Together we can make a difference. Salal Credit Union has donated $1,000 to the Northwest Credit Union Foundation who will work directly with the Snohomish County United Way to ensure we are helping families affected by the mudslide. Please consider making an online contribution.

Imagine what 4.5 million credit union members in the Northwest alone can do to help these victims and their families. Further imagine what 97 million individuals who belong to our Nation’s credit unions can do to help. Donations will be accepted through Wednesday, April 9.

Thank you for your support.


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Exercise Your Voice

Thursday, January 30th, 2014

One of the biggest differentiators between credit unions and banks is that credit unions are owned and run by their members. Instead of stockholders, we have a Board of Directors and governing committees made up of volunteers who are members of our cooperative. The time has come to decide who will make up those leadership teams.

This year, we have a total of five positions open: three on the Board and two on the Supervisory Committee. Please read the following nominee biographies carefully, then join us March 26 at 7 pm for our Annual Meeting. The Annual Meeting is held at our administrative offices at 1515 Dexter Avenue North in Seattle. If you plan on attending, please RSVP by March 17, 2014 to CindyB@Salalcu.org with the number of people in your party.

Dick T. Woo, Board of Directors candidate, currently serves on the Board of Salal’s CUSO (credit union service organization) Lending Solutions Northwest. Dick is a former chair of the credit union’s Supervisory and Asset/Liability Management (ALCO) Committees and had previously served on the Salal Board. Dick is a licensed Certified Public Accountant (CPA), Chartered Global Management Accountant (CGMA), and Certified Government Financial Manager (CGFM). He has over thirty years of financial management experience in the public and private sectors, including positions with the U.S. Government Accountability Office (GAO), Washington Mutual Bank, and the City of Seattle. Dick previously served as Director of Finance and Administrative Services for the Housing Authority of the City of Seattle and most recently retired as CFO for King County’s Community Services Division.

“Call me old fashioned, but I am a strong believer in the concept of credit unions and the important role that they play in our society. I have been a member of Salal for more than 30 years and I am very much committed to its not-for-profit mission of providing for the financial health and well-being of its members and their families. I look forward to working collaboratively with the Board, management, staff, and fellow members to ensure the success of this member-owned organization.”

Joe LePla, Board of Directors candidate, is a branding and strategic planning consultant who has worked closely with financial institutions and health care for over 38 years with clients that include the Mayo Clinic, Merriman, Group Health, Philips Healthcare and Health Alliance Plan. LePla, who now serves on the Salal Asset/Liability Management Committee (ALCO), works at GreenRubino as a principal strategist. Prior to joining GreenRubino, he was an owner of brand consultancy Parker LePla for 19 years. He’s coauthored three books on branding, the most recent being Create a Brand That Inspires: How to Sell, Organize and Sustain Internal Branding in 2012. He lives in West Seattle with his wife Teresa.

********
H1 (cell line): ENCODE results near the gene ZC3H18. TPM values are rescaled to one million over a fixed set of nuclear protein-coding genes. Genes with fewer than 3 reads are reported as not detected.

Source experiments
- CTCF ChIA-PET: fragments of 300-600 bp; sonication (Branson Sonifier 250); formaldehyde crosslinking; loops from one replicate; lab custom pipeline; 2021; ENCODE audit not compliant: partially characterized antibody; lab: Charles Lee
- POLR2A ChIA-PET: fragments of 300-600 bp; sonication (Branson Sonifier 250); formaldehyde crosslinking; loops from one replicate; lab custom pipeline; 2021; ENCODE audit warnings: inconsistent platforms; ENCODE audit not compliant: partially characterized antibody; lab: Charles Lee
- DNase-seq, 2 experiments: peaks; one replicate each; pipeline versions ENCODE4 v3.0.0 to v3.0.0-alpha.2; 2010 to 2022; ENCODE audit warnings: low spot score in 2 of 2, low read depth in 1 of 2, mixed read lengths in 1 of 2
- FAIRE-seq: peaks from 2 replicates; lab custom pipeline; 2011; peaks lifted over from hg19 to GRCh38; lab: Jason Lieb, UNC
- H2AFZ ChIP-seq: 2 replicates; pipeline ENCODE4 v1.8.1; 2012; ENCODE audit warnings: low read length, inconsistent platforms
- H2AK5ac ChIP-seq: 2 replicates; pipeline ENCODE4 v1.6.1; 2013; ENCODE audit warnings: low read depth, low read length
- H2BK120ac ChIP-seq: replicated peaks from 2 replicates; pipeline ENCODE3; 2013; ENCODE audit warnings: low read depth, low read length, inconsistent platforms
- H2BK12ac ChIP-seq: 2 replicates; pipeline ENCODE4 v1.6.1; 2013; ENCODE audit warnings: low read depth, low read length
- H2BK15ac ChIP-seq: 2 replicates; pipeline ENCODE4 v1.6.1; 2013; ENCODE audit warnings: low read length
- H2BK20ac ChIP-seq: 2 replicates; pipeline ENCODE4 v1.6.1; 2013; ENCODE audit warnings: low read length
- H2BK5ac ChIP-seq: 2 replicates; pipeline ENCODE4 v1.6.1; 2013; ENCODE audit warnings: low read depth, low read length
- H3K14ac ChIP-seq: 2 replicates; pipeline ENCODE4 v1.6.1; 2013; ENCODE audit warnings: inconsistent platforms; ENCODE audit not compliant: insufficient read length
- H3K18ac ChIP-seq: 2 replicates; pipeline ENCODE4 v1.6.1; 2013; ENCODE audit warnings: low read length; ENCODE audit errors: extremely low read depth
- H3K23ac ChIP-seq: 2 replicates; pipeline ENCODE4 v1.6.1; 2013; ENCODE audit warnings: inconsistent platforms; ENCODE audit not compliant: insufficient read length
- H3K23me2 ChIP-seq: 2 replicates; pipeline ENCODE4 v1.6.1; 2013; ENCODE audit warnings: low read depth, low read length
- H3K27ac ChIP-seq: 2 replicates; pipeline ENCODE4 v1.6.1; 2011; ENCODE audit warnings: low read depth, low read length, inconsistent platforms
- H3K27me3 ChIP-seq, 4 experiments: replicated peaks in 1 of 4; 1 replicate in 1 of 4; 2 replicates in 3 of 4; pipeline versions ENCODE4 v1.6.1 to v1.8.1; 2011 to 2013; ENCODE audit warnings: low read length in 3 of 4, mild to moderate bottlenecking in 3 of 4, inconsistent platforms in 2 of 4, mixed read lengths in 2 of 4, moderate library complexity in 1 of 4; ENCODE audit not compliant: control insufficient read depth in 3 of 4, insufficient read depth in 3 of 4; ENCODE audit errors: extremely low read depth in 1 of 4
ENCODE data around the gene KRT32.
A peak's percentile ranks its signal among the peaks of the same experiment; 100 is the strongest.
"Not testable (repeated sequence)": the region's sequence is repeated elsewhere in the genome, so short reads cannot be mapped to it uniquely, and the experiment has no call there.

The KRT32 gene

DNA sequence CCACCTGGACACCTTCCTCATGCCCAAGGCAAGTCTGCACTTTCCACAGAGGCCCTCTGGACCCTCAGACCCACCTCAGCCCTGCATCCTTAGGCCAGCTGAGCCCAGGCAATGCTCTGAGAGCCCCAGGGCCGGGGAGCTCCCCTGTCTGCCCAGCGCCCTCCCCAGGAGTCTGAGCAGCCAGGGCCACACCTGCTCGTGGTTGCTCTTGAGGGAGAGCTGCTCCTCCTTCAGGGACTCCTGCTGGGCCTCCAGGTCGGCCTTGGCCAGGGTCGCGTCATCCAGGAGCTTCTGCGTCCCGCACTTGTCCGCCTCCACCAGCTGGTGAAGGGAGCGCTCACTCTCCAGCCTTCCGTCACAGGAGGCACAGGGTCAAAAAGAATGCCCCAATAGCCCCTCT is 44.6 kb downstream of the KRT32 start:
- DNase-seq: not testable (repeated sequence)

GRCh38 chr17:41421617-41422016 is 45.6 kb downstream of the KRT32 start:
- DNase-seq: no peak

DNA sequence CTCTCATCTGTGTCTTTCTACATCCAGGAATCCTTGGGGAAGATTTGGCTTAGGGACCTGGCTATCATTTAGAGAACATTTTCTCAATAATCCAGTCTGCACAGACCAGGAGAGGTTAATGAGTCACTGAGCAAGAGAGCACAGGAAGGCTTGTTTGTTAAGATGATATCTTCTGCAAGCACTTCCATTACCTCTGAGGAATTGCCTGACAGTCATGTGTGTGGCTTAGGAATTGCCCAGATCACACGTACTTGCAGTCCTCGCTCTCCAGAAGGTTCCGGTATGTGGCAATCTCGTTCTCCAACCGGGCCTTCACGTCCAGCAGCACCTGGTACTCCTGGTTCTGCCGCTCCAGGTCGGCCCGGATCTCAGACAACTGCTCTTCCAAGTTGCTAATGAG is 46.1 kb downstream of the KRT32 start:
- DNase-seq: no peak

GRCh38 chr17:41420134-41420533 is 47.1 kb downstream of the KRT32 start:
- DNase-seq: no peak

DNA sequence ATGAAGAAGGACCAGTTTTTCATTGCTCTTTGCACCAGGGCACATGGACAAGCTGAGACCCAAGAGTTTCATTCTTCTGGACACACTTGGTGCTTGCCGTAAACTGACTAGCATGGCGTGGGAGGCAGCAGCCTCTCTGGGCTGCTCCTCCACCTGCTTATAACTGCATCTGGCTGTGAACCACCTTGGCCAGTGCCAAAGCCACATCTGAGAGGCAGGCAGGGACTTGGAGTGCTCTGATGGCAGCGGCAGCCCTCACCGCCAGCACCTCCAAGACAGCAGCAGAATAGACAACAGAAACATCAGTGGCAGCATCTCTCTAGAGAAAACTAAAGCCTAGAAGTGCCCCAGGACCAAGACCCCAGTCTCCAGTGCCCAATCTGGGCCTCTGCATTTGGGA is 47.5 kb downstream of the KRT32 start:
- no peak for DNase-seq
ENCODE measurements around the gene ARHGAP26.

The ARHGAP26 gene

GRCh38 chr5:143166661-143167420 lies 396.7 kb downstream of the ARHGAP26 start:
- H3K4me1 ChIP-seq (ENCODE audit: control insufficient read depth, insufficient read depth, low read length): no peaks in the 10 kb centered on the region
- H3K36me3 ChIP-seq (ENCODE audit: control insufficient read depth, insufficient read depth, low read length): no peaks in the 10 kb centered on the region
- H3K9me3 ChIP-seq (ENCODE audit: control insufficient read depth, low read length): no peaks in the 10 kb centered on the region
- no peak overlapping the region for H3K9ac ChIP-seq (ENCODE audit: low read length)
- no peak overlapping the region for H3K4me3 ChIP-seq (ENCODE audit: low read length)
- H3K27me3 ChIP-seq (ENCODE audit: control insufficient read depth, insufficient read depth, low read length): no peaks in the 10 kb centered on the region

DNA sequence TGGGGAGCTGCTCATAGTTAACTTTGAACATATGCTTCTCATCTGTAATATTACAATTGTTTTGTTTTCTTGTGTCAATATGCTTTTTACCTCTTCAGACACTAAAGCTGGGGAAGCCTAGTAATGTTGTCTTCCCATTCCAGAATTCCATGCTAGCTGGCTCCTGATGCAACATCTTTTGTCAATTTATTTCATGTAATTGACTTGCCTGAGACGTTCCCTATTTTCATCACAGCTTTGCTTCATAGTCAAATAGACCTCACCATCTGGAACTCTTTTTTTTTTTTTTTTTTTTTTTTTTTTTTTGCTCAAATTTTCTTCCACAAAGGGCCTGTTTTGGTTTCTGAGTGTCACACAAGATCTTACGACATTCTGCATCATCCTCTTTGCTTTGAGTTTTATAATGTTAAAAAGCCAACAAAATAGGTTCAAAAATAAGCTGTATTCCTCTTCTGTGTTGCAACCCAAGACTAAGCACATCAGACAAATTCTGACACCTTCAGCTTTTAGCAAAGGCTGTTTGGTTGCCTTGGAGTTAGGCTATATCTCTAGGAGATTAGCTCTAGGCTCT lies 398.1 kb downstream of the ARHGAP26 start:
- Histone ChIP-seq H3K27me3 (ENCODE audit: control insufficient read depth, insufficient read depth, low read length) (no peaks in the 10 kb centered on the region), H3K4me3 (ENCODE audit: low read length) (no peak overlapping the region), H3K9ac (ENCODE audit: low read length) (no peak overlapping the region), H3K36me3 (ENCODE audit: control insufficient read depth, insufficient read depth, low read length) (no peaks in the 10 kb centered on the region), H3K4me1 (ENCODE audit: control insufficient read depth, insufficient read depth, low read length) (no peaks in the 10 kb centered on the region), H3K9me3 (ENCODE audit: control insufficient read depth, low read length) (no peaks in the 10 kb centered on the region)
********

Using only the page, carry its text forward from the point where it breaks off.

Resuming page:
Laura McMillan, Board of Directors candidate, recently completed a 27 year career at Group Health Cooperative in a variety of administrative roles. She left the organization last summer after serving as the Vice President for Strategic Planning for three years and as the Chief of Staff to the CEO for eight years. She is currently taking a sabbatical and plans to return to the world of non-profit health care or social services in the coming year. She has an MBA degree from the University of Washington and lives with her husband and two daughters in Shoreline.

“It’s been my pleasure to serve on the Salal Credit Union board the last six years. I have had the opportunity to contribute in many ways to the governance of the organization and am very proud of the values and business approaches that are practiced. I am happy to report that more than ever, Salal is focused on true service to members, and success built from sound business decisions. For more than 60 years, Salal has not wavered in its commitment to its members. I look forward to continuing to help the organization honor that commitment as it grows to serve more members in the coming years.”

Annette Murphy, Supervisory Committee candidate, is a compliance professional with 15 years of experience in the health care industry and extensive expertise in program implementation, auditing, internal and government investigations, and training and development. Annette, who now serves on the Salal Board of Directors and the Asset/Liability Management Committee (ALCO), works at Group Health Cooperative in the Audit Services area. Prior to joining Group Health she worked as an Audit Manager at Harborview Medical Center (University of Washington). Annette attended Western Washington University, and lives with her husband and two college-age sons in Kenmore, Washington.

Debbie Sather, Supervisory Committee candidate, is an experienced finance leader with an extensive background in healthcare. She held a variety of leadership positions in the finance division at Group Health Cooperative where she worked for the past 17 years. Most recently, she was Executive Director of Finance Administration and Chief of Staff to the Chief Financial and Administrative Officer. Debbie earned a Master’s degree in Business Administration and a graduate certificate in Leadership Formation from Seattle University. She is also a graduate of Arizona State University with a bachelor’s degree in Finance.